PATIENTTALK.ORG Is the strangle hold of GP’s over the NHS the main problem?

MILLINGTON So again I think my previous point is that you can free up the time of the GP’s. I think that if you ask the GP they’d feel like they were being strangled by the immense pressure they are put under to cope with the number of patients that they are seeing every single day. Again technology can play an immense role in freeing up their time to enable them to make better diagnosis and help people that are in need of that help rather than simply just take results and pass them on in a recording process, an administration process.

PATIENTTALK.ORG How exactly can telemedicine improve health care?

MILLINGTON We can talk about telemedicine or mobile health but effectively what you’re doing is using everyday technology so you can use a mobile phone or a tablet to gather information, to report statistics, to healthcare systems, so a computer can quite easily handle a lot of the data and provide the GP the information to better than act upon the changes and ultimately what you’re looking for are changes in people’s health and wellbeing and therefore you can intervene on whether they need to be admitted to a hospital or whether they need some care or some medication. If you wait until that point where there at a GP, it’s already too late, they’re already in need of that medication or healthcare so if you can reduce the number of visits by taking the readings and measurements through technology that makes a massive difference.

PATIENTTALK.ORG – With the end of the current NHS, how will healthcare improve in the UK?
MILLINGTON I don’t think the NHS is going to end, I think the NHS will adapt and evolve and as a nation we’re going to demand that it does that anyway. Technology needs to make a more relevant role within making sure the NHS is targeted at what we need as a nation and I think it will, it needs the energy and effort of politicians and the health care service themselves to want to do this, to recognise that there are more and more people over the age of 65 that need treatment and we have to find a way to resource those treatments and technology is the only way for us to save money and provide those resources and treatments in the future.

PATIENTTALK.ORG Where can people go for more information?

MILLINGTON If you want to know more about our products and services that we offer visit then you can visit dora.com or of course find us on the usual social media sites.

Telemedicine – does it actually work? Have your say at our discussion blog!

As many of you know I’m very interested in the whole area of using technology to improve the quality healthcare. We have covered many different varieties of social media over the last couple of years. You can see a few topics here.

Telemedicine Image courtesy of imagerymajestic at FreeDigitalPhotos.net
Telemedicine Image courtesy of imagerymajestic at FreeDigitalPhotos.net

In the last few months the subject of telemedicine has reared its head. Whether ugly or not remains to be seen. Telemedicine being defined as “is the use of telecommunication and information technologies in order to provide clinical health care at a distance. It helps eliminate distance barriers and can improve access to medical services that would often not be consistently available in distant rural communities” according to our friends at Wikipedia.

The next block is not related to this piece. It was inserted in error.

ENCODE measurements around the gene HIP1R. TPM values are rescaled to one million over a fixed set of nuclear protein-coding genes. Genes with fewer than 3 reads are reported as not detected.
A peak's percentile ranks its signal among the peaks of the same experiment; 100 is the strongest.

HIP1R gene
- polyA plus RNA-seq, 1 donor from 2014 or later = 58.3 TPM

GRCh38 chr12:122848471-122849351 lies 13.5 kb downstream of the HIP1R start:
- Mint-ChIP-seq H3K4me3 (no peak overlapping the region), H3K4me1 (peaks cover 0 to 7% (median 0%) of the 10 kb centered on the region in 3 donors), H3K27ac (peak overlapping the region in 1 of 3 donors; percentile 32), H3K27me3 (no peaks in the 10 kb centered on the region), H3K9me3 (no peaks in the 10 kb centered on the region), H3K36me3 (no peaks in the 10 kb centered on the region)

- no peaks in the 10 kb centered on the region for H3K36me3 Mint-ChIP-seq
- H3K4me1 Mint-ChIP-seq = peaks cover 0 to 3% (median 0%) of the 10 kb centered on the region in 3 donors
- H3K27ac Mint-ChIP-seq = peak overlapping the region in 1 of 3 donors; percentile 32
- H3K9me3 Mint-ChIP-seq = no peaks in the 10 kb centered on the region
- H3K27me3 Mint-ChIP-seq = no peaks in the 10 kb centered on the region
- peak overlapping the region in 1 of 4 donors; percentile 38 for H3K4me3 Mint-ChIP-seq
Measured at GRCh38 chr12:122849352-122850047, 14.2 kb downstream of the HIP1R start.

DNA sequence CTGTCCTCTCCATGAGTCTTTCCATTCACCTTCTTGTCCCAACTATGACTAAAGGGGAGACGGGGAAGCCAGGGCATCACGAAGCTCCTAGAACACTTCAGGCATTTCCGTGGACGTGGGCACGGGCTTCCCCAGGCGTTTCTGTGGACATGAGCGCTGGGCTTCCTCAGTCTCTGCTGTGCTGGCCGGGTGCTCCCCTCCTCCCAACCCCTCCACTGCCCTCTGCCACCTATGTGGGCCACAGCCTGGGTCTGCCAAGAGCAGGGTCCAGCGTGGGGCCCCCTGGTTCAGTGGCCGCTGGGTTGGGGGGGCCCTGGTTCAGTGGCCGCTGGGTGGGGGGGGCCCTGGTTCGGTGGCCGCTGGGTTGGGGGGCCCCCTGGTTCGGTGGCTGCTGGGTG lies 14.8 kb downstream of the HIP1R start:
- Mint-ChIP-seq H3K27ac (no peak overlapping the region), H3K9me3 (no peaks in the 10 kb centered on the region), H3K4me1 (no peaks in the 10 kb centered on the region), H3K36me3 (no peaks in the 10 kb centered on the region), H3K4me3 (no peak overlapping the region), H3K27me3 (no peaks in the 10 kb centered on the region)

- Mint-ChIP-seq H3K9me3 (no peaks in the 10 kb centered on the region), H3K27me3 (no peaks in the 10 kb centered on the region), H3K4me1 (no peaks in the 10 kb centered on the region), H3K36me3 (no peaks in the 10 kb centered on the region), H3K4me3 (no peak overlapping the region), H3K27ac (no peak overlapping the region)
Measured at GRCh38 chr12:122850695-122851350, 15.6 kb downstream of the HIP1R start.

So I was very interested in a report from the UK government which has just come out. The report is entitled “Evaluation of the Telephone Support Psychological Wellbeing and Work Feasibility Pilot”. You can read a summary here. Though I have to say it is one of the worst written documents I have ever cast my eyes over. Which bureaucrats can’t write comprehensible English beats me.

Anyhow the evaluation of the ‘Telephone Support’ intervention which hopes to improve employment and health prospects for people with mental health conditions was on the main pretty positive and further trials are recommended.

So what do you think?

It would be great if you would consider using the comments sections below.

You might want to consider the following questions:-

a) Have you ever used Telemedicine? If so for what reason?
b) How effective was it?
c) Would you recommended it to others?
d) If you have not tried it would you consider doing so?
e) Is telemedicine privatization by the back door?
f) Overall what is your view of telemedicine?

Many thanks in advance

Online diagnosis – find out how telemedicine is taking the globe by storm!

  • Data from 61 million health internet searches, reveals the trend for self-
    Dr Dawn Harper
    Dr Dawn Harper

    diagnoses is on the rise

  • The top ten of most common health searches reveals back pain, diarrhoea and depression as our leading concerns

  • One in four people in the UK admit to self-diagnosing illnesses rather than make time for a doctor’s appointment.
  • UK Digital Health Report from PushDoctor.co.uk, reveals Internet UK’s first port of call when feeling unwell

One in four people in the UK admit to self-diagnosing illnesses rather than make time for a doctor’s appointment.

Research reveals that 22% of people have chosen to diagnose their symptoms on the web because they were unable to get a doctor’s appointment (11%) or because their GP wasn’t available quickly enough (10.8%). The report also reveals that the internet is now the first place people go for advice when starting to feel unwell, more so than their partner or a medical professional.  This is true for all age groups under 65 years old.

The report, published by PushDoctor.co.uk, suggests the UK is becoming a nation of impatient patients, who are not willing to change plans to accommodate appointments to see their GP.